- By Enda McClafferty
- BBC News NI political editor
Sir Jeffrey Donaldson once said when the key moment arrived and he faced his greatest challenge, he would “step up and be a leader”.
That was his response when asked how he planned to deal with internal party divisions if there was a deal to be done.
Would he really agree to return to power sharing without the full support of all his party officers?
That conversation happened in the summer standing on College Green outside the House of Commons.
On Wednesday, that key moment arrived inside the Commons when Sir Jeffrey Donaldson “stepped up” and faced down his challengers both inside and outside his party.
It was the moment when the Democratic Unionist Party (DUP) leader grabbed hold of the process with both hands and warned his opponents he won’t be bullied.
This was a man waiting to unleash the anger and frustration which has been building for months.
Those within his own party who have been “stirring up” and “orchestrating” opposition were firmly in his sights.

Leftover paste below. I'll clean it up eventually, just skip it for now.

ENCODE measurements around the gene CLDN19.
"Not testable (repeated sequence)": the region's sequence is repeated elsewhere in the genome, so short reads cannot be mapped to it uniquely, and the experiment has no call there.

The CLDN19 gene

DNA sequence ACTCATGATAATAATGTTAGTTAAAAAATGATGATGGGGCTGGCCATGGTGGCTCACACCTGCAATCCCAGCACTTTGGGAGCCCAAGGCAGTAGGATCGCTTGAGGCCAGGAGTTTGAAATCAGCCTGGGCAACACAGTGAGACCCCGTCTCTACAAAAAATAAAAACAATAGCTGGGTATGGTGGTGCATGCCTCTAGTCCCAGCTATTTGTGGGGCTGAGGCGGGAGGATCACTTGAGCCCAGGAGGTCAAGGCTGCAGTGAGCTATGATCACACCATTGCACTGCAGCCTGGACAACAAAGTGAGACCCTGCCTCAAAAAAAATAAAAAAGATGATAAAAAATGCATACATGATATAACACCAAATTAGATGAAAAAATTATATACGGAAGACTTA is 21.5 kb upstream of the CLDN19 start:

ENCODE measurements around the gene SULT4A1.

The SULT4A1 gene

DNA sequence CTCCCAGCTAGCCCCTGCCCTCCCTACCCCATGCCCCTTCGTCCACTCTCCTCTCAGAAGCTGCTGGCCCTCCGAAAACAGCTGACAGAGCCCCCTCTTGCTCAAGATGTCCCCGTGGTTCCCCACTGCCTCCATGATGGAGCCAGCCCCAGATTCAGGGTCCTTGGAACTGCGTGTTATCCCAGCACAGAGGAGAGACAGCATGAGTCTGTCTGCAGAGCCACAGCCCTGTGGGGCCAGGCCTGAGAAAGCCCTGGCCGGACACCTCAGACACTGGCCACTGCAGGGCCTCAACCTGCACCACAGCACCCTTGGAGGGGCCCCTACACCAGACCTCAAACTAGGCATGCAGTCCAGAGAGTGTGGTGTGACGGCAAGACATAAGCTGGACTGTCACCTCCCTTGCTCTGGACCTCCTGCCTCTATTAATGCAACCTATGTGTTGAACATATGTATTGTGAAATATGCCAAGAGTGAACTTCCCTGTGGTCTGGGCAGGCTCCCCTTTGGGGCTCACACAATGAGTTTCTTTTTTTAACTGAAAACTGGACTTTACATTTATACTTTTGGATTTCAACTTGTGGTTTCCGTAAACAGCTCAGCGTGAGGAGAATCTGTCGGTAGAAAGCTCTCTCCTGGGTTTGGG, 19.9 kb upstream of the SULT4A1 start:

He directly linked the threat he received to those behind the “stirring”.
Sir Jeffrey also lashed out at the Traditional Unionist Voice (TUV) posters accusing his party of selling out the union.
This too was personal as one of the posters was placed outside the home of a close family relative of the DUP leader.
A return to power sharing?
Wednesday was also an opportunity for Sir Jeffrey to remind others of his unionist credentials from the years he wore the Ulster Defence Regiment (UDR) uniform to now “working night and day” to protect Northern Ireland’s place in the UK.
But the speech was more than just a scathing swipe at his opponents.
It also felt like the DUP leader was preparing the ground for a possible return to Stormont and preparing his party for a battle to sell the deal.
That is how other MPs in the chamber interpreted his words.
For the first time in two years, it feels like the DUP is firmly on the path back to power sharing.
It is hard to imagine how Sir Jeffrey could turn his back on devolution now having made that speech.
If the party does end its Stormont boycott, then many will look to his performance in the Commons as the moment the DUP dial moved.
But it may take more than passion and emotion to move those within the party opposed to what the government has put on the table.
Their minds are probably already made up and are beyond the reach of any speech by the party leader.
The challenge for Sir Jeffrey will be to ensure those voices don’t pull against the leadership if they have a deal to sell.
The focus now will fall once more on the next DUP officer meeting which we are told to expect this week.
Will it be the “yay or nay” moment?
If it turns out to be a “yay”, we can expect another big speech from the party leader.